As the sun peeked over the mountain I was standing high above Machu Picchu, taking it all in. The morning was completely clear, and beams of light slowly and individually broke over the crest of the mountain, first striking the humongous mountain just behind the ruins, and then began to blanket the city.  A family of llamas was standing casually around me, watching the day begin.

My group was lead on a nice tour, but most of us we too exhausted at this point to pay very close attention. Once the tour ended we recuperated for a moment, lying down in the sunlight and sneaking some breakfast. I spent much of the day sitting in the agricultural sector of the city, in the grass, and gazing out over the landscape of ruins and mountains. It was also at this point when I realized, lamentably, an avocado had exploded in my backpack.

Towards the end of the afternoon I strolled the city again. By this time most of the tourists had left, and for much of the time I found myself completely alone, exploring the city. Every so often I would pass someone sitting peacefully, meditating.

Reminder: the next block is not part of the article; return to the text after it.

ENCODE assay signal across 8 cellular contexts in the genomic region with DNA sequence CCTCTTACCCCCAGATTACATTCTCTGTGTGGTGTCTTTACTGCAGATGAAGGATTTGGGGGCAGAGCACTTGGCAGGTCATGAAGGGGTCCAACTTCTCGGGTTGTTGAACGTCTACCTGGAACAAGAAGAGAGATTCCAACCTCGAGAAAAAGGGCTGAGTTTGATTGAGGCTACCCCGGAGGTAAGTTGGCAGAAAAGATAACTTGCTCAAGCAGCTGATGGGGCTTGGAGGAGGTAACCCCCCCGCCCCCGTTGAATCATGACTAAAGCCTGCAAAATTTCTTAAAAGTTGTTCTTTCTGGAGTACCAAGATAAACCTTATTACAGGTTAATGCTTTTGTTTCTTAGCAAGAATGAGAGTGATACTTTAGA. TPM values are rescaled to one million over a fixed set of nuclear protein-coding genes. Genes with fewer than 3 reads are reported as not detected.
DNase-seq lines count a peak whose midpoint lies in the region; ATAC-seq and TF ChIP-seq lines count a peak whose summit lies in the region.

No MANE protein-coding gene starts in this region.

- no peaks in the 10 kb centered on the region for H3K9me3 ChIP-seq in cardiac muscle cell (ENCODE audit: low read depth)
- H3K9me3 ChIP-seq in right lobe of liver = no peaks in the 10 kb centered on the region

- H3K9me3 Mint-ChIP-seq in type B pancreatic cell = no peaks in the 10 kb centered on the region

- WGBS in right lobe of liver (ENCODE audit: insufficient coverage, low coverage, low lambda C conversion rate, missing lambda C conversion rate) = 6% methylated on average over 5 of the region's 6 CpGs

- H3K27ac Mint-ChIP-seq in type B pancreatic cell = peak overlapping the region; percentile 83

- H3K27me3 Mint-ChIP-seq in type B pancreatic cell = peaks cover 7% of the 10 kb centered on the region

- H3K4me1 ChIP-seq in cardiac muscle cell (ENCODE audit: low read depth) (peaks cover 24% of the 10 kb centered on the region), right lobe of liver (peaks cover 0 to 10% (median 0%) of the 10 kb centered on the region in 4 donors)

After a painful walk back down the mountain, we spent the rest of the day in the town, waiting for the 9 pm train. We reached Ollayntatambo by train at around 11 pm, and wandered sleepily looking for the van we’d arranged to pick us up. The van could only take us as far as Urubamba, where we got out at midnight, and began to wander looking for a hostel. Things looked grim until we found someone selling hot tea late at night, who told us about a muy tranquilo hostel above a Chinese restaurant. We knocked on the door, and luckily found it open, with beds available.

I got back to Calca this morning, tired and a bit blistered, but happy.


IMG_3473 copy  Chatting with greenhouse owners in Maucau.

IMG_3503 copy  Working with a Quechua-Spanish translator in Cuncani.

IMG_3647 copy  Taking in the view at Macchu Picchu.

Week 4

Peru loves to celebrate. There are parades almost daily in Peru. People also set off firecrackers at all hours of the day. This morning walking into town the main plaza was filled with children. They were lined up to have a parade, the kids in the front holding a doll of the Virgin Mary dressed in a huge poofy white dress. Most of the kids were in their plain school uniforms, but a few were dressed in traditional Quechua outfits. I was standing to the side filming them, and accidently diverted the parade as everyone ran to get their picture taken.